My favorite resources

When rationing raised its ugly head in early 2014, I realized how little I knew about our new California home. Even with my prior 7 years on climate change solutions, until that moment our local water use, the yin and yang of droughts and floods, and centuries of water shortage were not my turf.

Armed with a ‘when life gives you lemons, make lemonade’ mindset, I plunged into learning how to best cut landscaping water. Pickings, other than regional guides for climate-appropriate plants and crisis stopgaps, are surprisingly slim. This was not the first drought here nor the last, and insights gravitate to thumbnails of A) remove lawn, B) get drought-tolerant plants, and C) turn down irrigation.

Resources I found particularly helpful are alphabetized by type below. First, 7 overarching observations:

  1. Encyclopedic plant profiles aside, gardening materials typically radiate joy and personal experience. In marked contrast, water-saving ones are apt to be ominous and formulaic.
  2. Water wise is often viewed as a clone of sustainable. True enough for topics like plant choice or soil preparation, but less so for ones like consumption analysis or irrigation refinement.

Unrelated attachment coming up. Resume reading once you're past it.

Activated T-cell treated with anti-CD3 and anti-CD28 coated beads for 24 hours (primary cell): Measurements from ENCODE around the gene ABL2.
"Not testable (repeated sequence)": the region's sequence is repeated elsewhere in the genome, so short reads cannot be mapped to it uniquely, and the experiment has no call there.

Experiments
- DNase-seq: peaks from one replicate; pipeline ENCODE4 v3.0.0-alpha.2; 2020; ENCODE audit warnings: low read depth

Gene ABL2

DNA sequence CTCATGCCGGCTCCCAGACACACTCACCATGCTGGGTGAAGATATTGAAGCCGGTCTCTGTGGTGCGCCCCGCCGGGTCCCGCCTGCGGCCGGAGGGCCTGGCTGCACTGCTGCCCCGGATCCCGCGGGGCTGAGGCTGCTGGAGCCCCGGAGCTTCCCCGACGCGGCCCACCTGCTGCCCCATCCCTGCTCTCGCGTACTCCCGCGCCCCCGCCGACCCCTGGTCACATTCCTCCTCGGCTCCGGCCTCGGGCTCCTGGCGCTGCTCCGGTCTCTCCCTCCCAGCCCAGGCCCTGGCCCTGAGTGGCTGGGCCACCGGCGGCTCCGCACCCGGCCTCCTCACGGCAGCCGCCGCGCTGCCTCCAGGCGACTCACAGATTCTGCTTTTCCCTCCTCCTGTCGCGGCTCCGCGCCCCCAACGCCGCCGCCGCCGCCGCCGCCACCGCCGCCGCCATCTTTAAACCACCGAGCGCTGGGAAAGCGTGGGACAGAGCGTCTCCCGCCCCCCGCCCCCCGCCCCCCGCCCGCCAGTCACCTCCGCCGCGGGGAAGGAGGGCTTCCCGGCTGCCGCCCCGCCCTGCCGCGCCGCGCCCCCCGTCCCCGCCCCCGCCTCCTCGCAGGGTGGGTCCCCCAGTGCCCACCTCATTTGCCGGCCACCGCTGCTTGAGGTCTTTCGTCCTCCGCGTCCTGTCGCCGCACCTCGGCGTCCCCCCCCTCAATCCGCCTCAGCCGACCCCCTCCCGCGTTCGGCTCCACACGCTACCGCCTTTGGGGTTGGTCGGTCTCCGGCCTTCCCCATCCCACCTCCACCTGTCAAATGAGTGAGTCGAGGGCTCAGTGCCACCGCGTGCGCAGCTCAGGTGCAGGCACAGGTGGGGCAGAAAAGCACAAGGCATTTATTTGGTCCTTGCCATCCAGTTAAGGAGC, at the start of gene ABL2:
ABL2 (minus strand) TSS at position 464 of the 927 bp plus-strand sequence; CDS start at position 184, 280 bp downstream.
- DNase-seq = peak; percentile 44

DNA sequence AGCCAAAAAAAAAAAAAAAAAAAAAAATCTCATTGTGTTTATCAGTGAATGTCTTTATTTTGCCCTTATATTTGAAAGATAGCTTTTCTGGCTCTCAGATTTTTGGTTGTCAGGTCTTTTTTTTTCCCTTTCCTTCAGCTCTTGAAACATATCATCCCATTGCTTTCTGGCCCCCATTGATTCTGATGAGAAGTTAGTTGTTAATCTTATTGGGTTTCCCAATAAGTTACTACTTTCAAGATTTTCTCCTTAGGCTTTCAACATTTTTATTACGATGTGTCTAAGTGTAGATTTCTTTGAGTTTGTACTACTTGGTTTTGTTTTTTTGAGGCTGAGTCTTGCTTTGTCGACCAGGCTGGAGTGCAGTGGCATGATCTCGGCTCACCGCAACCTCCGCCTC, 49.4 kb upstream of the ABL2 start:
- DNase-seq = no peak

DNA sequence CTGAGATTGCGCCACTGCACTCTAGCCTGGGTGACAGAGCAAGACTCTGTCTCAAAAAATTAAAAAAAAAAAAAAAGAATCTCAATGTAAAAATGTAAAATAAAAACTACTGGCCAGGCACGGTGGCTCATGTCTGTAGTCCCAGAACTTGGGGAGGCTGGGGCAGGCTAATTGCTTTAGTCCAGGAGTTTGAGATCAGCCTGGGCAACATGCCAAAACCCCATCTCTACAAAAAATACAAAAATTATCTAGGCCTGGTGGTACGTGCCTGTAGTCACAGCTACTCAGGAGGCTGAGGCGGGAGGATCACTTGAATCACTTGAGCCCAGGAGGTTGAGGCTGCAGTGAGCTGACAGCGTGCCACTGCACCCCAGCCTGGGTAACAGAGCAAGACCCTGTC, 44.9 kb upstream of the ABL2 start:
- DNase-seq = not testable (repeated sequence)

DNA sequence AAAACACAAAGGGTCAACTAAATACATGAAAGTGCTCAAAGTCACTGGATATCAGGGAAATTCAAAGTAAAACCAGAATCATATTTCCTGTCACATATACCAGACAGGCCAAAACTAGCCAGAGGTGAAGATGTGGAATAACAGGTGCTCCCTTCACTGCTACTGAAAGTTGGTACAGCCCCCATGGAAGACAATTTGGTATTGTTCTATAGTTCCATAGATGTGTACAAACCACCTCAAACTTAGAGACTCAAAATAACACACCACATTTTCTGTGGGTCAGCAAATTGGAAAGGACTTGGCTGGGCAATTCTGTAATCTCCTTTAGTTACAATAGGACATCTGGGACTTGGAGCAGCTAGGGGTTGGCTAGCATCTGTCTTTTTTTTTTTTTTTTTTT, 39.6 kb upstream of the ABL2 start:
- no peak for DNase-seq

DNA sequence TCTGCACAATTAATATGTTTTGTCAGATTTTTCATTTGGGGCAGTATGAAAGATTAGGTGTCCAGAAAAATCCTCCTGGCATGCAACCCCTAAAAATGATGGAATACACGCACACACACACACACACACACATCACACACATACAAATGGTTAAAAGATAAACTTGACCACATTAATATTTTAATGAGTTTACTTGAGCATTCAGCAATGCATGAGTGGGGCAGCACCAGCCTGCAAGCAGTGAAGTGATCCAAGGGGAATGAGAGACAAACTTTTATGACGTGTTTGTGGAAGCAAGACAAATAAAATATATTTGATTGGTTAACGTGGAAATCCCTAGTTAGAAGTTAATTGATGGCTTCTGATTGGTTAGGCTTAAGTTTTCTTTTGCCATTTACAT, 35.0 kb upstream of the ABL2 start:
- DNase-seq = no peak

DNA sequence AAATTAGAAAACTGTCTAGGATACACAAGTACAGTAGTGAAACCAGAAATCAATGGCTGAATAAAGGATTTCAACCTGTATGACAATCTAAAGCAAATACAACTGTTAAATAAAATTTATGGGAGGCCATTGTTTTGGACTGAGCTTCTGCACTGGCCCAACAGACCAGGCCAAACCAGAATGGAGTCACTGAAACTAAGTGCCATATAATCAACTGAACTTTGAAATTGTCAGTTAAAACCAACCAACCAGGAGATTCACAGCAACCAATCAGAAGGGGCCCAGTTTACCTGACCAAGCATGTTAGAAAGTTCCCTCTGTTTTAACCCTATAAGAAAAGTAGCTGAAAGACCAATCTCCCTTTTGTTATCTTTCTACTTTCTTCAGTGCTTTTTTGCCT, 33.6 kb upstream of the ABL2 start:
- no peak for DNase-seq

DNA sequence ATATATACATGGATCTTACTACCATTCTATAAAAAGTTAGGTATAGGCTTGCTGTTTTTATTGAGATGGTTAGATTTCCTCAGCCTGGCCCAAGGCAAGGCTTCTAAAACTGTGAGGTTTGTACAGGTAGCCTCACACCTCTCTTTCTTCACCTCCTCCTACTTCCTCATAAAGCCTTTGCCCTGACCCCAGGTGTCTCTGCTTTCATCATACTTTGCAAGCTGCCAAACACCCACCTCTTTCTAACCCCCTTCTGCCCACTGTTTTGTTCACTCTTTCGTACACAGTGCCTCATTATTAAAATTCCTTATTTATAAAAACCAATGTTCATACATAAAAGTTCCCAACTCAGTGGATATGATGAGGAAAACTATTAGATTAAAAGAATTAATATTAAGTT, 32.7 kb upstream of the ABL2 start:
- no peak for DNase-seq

3. Landscaping resources expound on one determinant of water use – nonthirsty plants – to great effect. The other levers? Not so much, so far.
  4. Most water management materials target landscape, horticultural, or agricultural professionals. Laudable given their outsize consumption, but it leaves regular folks wanting.
  5. Colorado, Texas, and California have been at this a very long time based on impactful groups’ genesis. Trailblazing gardeners have too.
  6. Universities play a critical role in research and dissemination. Public agencies and non-profits do too, remarkably so.
  7. Business are a mixed bag. Plant nurseries’ materials are fruitful, but most irrigation suppliers, tree services, and gardening maintenance resources are silent on the subject.

BLOGS and WEB SITES – only active ones with a sustainability bent made my list

BOOKS – some are ‘old’ classics, which speaks to long-term lack of water

GOVERNMENTAL AGENCIES / WATER UTILITIES – California, Colorado, Texas in particular



NOTE: For the record, there is no advertising nor any money for links. I blog on this subject because it is important, and fun too.

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